The first two authors, who interacted with the participants, were masked to the hypnotizability level of the participants (the first author had conducted most hypnotizability testing in the past, but in groups of dozens and could not recall the hypnotizability of the participants other than in one or two cases). The research had obtained previous approval from the Regional Institutional Review Board and complied with its ethical guidelines. All participants were first explained the experimental procedure and allowed to ask questions, and signed a consent form.


Fixations and saccades were parsed online using the algorithm provided by SR Research. The saccade velocity was set to a threshold of 35 degrees/s and acceleration to 9,500 degrees/s2. For the analyses we only considered saccades larger than 1.5 degrees in the saccade, OKN, and pro- and anti-saccade tasks. Saccades with latencies below 80 ms were excluded from statistical analysis of the antisaccade task. For the smooth pursuit task, saccades larger than 10 degrees or with a duration over 100 ms were excluded. The pupil size is based on arbitrary units (a. u.) based on a relative measure by the eye tracker.

We conducted repeated measures ANOVAs to test for main effects and their interaction, and t tests for comparisons between groups. Because the groups differed in gender composition, we tested ANOVA models both with and without sex entered as a covariate. Because the results were virtually identical, we only report the results excluding sex for sake of brevity unless otherwise noted. We evaluated homogeneity of variance with Levene's test, and of covariance with Box's M test. Correlations were computed with r product moment correlations. The data did not violate normality assumptions so neither non-parametric analyses nor transformations were used. Partial eta squared and d were used as the effect size measures. The level of significance was set at p < .05 before conducting the analyses. Due to a technical error, there were missing data for four of the tasks. The statistical tests were carried out with the following number of participants: fixation task, n = 24; smooth pursuit task, n = 26; optokinetic nystagmus task, n = 26; saccade task, n = 23; pro- and antisaccade task, n = 29.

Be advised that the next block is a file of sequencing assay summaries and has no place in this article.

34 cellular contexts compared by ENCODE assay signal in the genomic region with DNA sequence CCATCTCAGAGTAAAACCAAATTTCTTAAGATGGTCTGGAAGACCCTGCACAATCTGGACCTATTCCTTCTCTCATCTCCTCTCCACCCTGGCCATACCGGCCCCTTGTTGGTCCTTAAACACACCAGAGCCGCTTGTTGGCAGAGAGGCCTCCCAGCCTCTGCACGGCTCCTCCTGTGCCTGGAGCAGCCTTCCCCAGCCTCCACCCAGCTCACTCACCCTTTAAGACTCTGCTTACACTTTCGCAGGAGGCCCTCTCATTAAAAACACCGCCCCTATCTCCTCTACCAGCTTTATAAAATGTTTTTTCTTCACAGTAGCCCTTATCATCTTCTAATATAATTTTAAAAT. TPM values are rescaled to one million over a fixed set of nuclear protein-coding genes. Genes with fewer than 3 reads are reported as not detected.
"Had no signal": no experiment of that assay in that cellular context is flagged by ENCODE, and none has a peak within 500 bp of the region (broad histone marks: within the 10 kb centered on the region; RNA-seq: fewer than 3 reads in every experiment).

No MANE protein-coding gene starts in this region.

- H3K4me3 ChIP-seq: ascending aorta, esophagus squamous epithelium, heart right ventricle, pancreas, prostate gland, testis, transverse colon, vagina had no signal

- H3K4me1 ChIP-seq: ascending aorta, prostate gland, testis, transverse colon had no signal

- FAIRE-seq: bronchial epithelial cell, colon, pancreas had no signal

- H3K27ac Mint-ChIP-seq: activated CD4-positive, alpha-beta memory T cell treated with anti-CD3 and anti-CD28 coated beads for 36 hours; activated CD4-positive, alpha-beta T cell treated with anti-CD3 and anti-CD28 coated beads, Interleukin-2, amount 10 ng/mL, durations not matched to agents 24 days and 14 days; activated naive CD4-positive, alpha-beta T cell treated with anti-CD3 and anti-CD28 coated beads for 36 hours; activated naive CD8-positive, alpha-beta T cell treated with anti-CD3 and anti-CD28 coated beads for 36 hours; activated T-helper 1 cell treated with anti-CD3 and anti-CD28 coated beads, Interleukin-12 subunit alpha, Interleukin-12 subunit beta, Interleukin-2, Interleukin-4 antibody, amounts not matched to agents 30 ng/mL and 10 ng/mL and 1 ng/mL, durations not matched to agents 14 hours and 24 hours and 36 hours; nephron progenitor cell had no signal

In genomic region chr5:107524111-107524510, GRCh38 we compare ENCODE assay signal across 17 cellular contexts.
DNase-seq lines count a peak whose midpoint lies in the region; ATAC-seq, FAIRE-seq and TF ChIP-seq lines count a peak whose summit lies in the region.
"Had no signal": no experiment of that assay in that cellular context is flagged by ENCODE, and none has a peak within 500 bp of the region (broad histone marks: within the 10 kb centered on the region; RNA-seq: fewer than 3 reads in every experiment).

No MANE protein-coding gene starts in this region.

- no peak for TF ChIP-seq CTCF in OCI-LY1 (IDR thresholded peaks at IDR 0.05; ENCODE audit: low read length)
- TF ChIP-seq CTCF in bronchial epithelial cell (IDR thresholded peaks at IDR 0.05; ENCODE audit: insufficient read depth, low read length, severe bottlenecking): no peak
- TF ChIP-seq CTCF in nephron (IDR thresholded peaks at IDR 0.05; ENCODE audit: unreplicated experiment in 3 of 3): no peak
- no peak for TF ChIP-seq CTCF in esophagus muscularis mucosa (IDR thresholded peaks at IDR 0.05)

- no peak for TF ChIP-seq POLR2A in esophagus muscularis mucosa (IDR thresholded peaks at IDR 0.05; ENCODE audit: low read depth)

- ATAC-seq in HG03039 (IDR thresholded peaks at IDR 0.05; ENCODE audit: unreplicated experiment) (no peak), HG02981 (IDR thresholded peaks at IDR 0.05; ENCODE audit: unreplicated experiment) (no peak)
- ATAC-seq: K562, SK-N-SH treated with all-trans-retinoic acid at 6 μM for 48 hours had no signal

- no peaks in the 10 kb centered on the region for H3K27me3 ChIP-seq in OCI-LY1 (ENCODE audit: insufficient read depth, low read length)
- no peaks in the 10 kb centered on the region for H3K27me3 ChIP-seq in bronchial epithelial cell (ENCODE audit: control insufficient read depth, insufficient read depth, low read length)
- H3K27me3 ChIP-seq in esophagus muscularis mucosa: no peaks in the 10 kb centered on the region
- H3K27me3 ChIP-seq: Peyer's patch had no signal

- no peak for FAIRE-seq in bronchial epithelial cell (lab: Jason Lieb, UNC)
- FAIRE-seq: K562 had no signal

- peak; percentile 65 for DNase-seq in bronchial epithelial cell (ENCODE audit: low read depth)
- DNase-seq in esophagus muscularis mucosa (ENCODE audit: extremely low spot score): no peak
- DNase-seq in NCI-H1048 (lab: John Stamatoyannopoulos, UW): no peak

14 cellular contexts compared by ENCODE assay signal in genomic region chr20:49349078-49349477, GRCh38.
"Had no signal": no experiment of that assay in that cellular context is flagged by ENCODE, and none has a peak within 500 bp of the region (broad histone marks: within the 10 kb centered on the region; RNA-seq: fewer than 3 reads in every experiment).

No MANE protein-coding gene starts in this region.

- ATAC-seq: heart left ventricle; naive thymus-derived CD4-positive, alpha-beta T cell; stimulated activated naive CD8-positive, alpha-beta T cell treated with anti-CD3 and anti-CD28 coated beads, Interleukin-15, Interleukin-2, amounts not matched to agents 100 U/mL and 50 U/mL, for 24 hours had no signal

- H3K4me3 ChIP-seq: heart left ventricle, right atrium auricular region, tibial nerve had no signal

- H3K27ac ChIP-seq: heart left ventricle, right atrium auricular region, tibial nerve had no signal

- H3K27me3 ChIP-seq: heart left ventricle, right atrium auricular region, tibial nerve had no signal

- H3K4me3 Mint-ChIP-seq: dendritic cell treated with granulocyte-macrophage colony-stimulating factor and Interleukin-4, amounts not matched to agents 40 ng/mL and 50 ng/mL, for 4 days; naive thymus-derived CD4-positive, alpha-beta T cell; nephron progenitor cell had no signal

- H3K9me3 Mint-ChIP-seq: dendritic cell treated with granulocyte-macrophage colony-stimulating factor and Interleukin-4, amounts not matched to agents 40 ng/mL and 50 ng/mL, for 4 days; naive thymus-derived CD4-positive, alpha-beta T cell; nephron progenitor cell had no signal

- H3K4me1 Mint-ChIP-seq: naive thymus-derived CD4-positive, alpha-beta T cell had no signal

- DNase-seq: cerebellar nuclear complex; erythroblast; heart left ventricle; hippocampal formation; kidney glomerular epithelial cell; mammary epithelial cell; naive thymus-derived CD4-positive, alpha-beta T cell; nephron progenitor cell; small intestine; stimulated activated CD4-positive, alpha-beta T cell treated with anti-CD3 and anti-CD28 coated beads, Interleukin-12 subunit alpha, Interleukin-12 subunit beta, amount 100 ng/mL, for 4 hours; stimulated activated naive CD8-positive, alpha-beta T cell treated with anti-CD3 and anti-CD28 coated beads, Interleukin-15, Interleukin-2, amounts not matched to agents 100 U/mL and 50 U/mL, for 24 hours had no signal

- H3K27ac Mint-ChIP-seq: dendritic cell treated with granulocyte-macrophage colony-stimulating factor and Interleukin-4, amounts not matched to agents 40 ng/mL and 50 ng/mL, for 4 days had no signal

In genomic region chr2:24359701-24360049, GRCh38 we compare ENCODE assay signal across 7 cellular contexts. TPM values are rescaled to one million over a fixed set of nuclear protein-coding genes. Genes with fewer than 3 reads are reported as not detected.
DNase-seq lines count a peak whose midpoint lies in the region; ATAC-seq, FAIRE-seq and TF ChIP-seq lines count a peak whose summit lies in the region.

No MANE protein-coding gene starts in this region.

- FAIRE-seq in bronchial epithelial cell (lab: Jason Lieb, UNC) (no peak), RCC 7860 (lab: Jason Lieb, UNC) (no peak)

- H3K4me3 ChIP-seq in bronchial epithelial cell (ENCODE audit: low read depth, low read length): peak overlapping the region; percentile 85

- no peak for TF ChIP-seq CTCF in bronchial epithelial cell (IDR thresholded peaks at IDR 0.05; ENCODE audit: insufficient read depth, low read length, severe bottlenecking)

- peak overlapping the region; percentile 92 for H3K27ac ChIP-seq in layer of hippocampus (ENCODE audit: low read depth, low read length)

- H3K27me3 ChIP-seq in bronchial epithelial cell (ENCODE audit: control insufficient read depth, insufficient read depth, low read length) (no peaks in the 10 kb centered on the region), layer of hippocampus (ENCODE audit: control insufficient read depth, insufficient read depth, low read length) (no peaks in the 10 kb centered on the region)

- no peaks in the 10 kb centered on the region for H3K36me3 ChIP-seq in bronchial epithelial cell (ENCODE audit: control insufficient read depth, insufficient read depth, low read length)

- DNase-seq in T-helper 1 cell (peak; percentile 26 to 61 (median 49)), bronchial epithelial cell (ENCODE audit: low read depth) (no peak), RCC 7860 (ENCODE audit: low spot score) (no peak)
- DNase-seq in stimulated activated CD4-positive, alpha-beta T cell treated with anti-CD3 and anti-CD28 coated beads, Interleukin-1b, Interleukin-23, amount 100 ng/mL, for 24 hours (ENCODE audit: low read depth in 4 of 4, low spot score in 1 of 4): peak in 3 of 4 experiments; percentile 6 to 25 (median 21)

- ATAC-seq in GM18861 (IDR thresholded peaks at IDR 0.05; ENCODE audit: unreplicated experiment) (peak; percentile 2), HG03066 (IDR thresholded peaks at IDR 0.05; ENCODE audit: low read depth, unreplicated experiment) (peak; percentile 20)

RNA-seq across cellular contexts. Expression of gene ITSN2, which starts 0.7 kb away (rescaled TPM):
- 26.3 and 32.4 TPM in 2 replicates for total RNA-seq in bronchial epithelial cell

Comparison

Manipulation checks and order effects

We confirmed that our screening successfully yielded Highs and Lows with large differences in behavioral responses to the hypnotic suggestions and concomitant subjective experiences. Highs (M = 9.81, SD = 0.91) had much higher scores in the HGSHS than the Lows (M = 1.92, SD = 1.11), t(27) = 20.99, p < .001, d = 7.77. For those 20 who also completed the SES, the Highs (M = 44.86, SD = 6.07) had also reported greater involuntariness and automaticity during hypnosis testing than the Lows (M = 27.17, SD = 8.70), t(18) = 5.25, p < .001, d = 2.35. The Highs and Lows did not differ in dissociation (t (27) = .37).

We next evaluated whether Highs experienced greater hypnotic depth than Lows during the sessions. Overall, participants reported greater hypnotic depth during the hypnotic than the control condition, F(1, 27) = 108.93, p < .001, ηp2 = .80, and this effect was qualified by a two-way interaction between Condition and Hypnotizability, F(1, 27) = 13.28, p = .001, ηp2 = .33. Highs (M = 2.75, SD = 2.62) and Lows (M = 1.54, SD = 1.85) did not differ significantly during the control condition, t(27) = 1.40, p = .17, d = 0.53, but Highs reported twice (M = 12.00, SD = 3.37) the hypnotic depth than Lows (M = 6.00, SD = 2.97) in hypnosis, t(27) = 5.02, p < .001, d = 1.89 (Fig 2).

Although we counterbalanced the order of condition presentation, we evaluated its possible effect. The Order of condition presentation had no significant main effect (F = .69), but its interaction with Hypnotizability did F(1, 25) = 10.39, p = .004, ηp2 = .29: Highs experienced themselves as being more deeply hypnotized if they underwent the control condition first (M = 8.61, SD = 2.09) rather than the hypnotic condition first (M = 5.79, SD = 1.46), t(13) = 3.03, p = .009, d = 1.57. Lows' experiences were not affected by the order of presentation, t < 1. There was no significant effect on Depth for the interaction between Condition and Order of presentation. t < 1. Hypnotic depth as a covariate did not make any difference to the results reported later so it was not analyzed further (see Table 1 for the descriptive statistics for the various tasks).